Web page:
Upskilling 101: Content, experience, branding. How OCBC Bank enabled learning during the COVID-19 crisis

Upskilling 101: Content, experience, branding. How OCBC Bank enabled learning during the COVID-19 crisis

Yap Aye Wee, Head of Learning & Development and Organisational Development, Group Human Resources, OCBC Bank, shares how the bank enabled employees to continue learning throughout the COVID-19 crisis, and its L&D plans as it transits into the 'new normal'.

Given the constantly changing environment, OCBC Bank understands that it is absolutely critical for its business models to evolve, to not only keep pace, but also to take advantage of new opportunities brought about by that change – and L&D is the backbone of this evolution.

To enable employees to continue learning throughout the COVID-19 crisis, the bank took the OCBC Campus virtual, says Yap Aye Wee, Head of Learning & Development and Organisational Development, Group Human Resources, OCBC Bank.

In the process, the bank focused on three key things – content, experience, and branding. “We had already had quite a lot of online learning content on our shelf, and in fact, many of our compulsory regulatory programmes had just been redesigned for a better learner experience. We therefore could focus on creating virtual programmes that were of topical interest,” Yap says.

It ran various programmes – from those that helped people make sense of the crisis (Economics of Coronavirus) to helping them stay resilient and well (Cultivating Emotional Resilience). A spectrum of programmes was also designed to cater to all segments of learners – from physical workout sessions where families and children were encouraged to join in, to highly technical programmes such as robotics.

“To ensure a great learning experience, technical support and well-orchestrated facilitation were key. Virtual technical support was provided to help new learners navigate the new tools,” Yap says.

The bank procured equipment for employees who did not have it so they could continue to access learning while at home. For the campus team (the team running and organising the programmes), new virtual tools for dedicated VC and webinars were set up and made available.

In terms of branding, communication with employees was done via virtual channels.

“We ran a ‘Campus goes Virtual campaign’. We themed our weekly specials: for example, The Fostering Wellness series. The current campaign is “Around the World” where our learning teams from across the OCBC group (for example, NYC, HKG, China, Myanmar) take turns to host learning specials across different time zones,” she explains.

Every change has its benefits and challenges. For OCBC, the benefit of virtual learning came in the form of being able to tap on courses conducted overseas to provide a multi-faceted, multi-cultural learning experience for employees, Yap says.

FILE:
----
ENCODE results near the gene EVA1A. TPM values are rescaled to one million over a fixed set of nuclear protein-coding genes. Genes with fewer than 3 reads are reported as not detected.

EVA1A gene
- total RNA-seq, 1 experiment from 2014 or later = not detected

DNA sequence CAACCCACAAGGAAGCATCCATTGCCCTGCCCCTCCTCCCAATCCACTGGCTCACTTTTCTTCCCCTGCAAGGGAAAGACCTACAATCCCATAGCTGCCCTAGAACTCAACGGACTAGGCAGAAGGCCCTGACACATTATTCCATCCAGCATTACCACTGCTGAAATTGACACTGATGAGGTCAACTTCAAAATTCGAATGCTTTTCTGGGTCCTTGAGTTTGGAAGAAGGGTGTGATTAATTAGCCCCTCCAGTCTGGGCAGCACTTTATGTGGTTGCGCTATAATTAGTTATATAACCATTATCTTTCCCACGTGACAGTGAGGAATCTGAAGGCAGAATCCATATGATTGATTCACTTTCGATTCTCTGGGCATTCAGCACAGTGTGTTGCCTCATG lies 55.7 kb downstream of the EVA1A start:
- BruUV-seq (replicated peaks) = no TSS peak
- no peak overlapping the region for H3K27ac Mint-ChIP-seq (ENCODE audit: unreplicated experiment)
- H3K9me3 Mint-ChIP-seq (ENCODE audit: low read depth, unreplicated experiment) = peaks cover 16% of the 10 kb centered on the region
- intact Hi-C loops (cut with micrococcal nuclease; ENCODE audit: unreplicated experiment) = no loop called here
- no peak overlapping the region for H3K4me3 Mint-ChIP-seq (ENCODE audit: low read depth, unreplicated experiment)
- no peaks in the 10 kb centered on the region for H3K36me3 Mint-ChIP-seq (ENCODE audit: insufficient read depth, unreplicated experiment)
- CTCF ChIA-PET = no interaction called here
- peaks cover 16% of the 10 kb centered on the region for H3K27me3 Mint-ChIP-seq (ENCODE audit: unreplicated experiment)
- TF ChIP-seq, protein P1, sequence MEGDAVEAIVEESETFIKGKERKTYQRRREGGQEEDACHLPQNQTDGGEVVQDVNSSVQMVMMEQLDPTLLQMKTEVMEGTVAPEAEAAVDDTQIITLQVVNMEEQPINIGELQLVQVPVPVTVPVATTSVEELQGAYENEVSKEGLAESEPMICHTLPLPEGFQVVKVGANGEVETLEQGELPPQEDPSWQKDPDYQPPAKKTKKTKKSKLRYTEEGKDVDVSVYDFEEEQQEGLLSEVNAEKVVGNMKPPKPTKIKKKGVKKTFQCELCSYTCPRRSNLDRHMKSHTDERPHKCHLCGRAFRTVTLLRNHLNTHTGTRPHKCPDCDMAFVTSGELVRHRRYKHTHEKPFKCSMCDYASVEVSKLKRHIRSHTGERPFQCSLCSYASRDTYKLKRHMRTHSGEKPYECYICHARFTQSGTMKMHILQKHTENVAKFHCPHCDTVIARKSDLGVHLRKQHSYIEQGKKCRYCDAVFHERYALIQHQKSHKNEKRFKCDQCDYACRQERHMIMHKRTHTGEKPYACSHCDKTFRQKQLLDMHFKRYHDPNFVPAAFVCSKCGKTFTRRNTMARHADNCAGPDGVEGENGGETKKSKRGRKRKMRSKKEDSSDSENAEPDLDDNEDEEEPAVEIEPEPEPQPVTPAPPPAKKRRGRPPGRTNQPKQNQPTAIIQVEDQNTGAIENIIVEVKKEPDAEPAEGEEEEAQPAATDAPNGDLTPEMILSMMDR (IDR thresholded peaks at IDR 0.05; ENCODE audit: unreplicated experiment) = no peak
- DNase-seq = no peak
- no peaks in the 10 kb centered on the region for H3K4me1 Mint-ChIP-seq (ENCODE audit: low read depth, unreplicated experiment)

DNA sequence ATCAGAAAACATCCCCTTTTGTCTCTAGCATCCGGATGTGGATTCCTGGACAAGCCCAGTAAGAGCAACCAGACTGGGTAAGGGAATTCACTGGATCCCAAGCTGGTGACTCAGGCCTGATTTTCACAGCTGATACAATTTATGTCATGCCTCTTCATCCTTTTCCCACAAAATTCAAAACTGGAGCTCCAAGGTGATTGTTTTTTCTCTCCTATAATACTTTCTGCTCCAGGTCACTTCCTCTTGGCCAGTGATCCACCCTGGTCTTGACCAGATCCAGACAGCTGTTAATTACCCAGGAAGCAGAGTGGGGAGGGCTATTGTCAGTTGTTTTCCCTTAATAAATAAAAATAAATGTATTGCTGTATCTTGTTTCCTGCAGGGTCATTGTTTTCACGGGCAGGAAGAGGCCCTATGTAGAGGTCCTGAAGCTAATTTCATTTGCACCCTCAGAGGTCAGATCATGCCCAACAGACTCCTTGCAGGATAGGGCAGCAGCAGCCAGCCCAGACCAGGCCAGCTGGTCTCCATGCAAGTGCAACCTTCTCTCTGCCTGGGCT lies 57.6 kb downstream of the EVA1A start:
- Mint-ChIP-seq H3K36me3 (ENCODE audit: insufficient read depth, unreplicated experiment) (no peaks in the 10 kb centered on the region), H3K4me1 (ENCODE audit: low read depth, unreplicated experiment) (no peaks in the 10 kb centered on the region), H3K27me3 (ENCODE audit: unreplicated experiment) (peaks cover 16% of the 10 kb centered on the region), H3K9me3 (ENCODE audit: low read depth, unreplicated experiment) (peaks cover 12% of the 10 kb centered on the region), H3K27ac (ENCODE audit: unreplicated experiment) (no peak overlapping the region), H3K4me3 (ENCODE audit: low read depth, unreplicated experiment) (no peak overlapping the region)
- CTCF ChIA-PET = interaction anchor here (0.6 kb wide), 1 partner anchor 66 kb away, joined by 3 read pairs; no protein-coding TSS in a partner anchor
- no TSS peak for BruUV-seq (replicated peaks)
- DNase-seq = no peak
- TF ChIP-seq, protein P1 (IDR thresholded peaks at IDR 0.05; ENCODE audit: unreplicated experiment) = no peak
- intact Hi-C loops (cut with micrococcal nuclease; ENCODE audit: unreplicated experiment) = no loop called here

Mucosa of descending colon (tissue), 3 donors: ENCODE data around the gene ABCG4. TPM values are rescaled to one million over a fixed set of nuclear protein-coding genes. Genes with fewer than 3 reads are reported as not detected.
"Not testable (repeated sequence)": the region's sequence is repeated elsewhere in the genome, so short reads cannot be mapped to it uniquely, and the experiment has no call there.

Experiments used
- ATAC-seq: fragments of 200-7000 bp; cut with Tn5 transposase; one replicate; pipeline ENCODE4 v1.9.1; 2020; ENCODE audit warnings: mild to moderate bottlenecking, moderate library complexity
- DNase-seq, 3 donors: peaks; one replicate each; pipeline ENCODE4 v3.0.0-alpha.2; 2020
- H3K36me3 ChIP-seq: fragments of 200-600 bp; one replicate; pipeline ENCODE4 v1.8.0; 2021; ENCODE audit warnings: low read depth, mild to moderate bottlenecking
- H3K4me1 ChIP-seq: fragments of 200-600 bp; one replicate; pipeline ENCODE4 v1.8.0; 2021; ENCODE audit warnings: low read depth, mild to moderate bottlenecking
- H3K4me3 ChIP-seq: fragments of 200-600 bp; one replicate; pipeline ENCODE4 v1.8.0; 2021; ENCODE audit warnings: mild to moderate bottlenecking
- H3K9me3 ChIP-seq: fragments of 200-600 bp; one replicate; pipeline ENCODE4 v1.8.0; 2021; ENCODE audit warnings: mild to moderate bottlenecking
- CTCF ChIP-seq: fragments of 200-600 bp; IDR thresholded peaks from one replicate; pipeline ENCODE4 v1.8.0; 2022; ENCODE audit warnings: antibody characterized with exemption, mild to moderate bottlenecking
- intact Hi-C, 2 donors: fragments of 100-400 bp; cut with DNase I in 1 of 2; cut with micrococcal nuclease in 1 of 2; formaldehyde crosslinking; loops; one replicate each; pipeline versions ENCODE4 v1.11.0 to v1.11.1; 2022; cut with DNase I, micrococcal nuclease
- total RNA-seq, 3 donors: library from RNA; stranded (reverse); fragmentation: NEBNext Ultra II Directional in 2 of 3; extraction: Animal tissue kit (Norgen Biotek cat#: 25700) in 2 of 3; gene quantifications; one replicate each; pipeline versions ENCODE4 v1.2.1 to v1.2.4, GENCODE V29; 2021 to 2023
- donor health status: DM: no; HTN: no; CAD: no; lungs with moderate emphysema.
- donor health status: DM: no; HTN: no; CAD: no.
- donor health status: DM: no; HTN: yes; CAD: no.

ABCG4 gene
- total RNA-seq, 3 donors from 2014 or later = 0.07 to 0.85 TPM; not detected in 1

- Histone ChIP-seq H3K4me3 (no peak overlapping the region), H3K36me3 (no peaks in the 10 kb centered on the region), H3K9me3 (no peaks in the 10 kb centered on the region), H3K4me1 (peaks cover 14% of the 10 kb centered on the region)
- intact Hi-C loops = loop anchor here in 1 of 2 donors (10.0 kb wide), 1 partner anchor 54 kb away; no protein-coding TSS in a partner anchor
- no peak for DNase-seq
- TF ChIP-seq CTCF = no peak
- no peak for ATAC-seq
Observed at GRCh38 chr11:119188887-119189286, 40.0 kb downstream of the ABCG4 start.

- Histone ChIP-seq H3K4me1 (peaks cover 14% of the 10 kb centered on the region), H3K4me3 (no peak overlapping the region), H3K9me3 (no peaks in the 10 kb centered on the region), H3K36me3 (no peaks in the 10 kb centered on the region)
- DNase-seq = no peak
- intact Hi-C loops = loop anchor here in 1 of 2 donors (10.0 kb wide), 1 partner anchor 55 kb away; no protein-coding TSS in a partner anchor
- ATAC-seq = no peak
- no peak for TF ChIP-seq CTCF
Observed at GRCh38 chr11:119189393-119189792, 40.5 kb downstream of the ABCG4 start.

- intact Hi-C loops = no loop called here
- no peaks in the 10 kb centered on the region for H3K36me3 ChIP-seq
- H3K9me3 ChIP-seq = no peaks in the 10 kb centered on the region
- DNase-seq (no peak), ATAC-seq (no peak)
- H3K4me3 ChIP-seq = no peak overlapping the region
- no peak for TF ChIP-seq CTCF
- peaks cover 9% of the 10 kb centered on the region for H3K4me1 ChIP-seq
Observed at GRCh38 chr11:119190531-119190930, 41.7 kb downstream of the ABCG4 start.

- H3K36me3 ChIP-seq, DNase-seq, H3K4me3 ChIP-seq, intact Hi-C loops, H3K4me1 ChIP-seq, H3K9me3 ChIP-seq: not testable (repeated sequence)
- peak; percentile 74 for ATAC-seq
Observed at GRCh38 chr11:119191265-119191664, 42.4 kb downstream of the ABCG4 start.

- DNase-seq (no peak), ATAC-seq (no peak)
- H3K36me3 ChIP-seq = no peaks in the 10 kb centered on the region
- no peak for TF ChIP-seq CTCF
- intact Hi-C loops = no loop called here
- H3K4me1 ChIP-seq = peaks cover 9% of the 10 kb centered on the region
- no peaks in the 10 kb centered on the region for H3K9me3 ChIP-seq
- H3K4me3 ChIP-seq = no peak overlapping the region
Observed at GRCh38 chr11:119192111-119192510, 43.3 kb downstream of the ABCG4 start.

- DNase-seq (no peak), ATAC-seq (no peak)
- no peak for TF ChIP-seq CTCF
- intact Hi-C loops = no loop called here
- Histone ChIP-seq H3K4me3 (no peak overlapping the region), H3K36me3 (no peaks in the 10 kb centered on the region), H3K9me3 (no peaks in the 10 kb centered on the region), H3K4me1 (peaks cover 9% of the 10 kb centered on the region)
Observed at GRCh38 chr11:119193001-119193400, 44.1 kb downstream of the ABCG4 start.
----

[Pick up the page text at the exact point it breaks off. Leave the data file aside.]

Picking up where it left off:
As for challenges, they were mostly related to initial teething problems, which thankfully, weren’t insurmountable. “Most of them were technical in nature, but once we all got the hang of it, it has been smooth sailing.”

Overall, the virtual courses were well-received by OCBC’s employees. In a survey of more than 700 learners across more than 20 programmes, high scores were received for all attributes, including “my peers and I contributed actively to a positive learning experience”.

“We also got positive comments on relevance, experience, convenience, and requests for more sessions.” Notably, while the pandemic helped accelerate the adoption of virtual programmes, virtual learning has always been a channel of learning at the bank’s learning and development hub. For instance, in 2018, when OCBC launched Campus on Cloud, its cloud-based learning management system, more than 10,000 online programmes were incorporated.

Now that employees have gotten the hang of virtual learning, will all courses offered by OCBC Campus be available on the virtual learning platform? Not all, Yap says.

She explains: “We believe that multi-modal channels are the way to go. While the take-up for virtual learning has been most encouraging, there is a place for learning that is sited in a physical space. We have a beautiful 10-storey campus and work is currently ongoing to reimagine learning in that space.”

Moving forward, as workplaces transit slowly into the ‘new normal’, the bank intends to remain alert to any new preferences and behaviours and adjust accordingly.

“That said, it is likely that we will continue to avail a high number of virtual programmes, and to scale that to foster a global virtual learning community – inspired by and inspiring employees across the OCBC Group,” she concludes.

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Photo / provided

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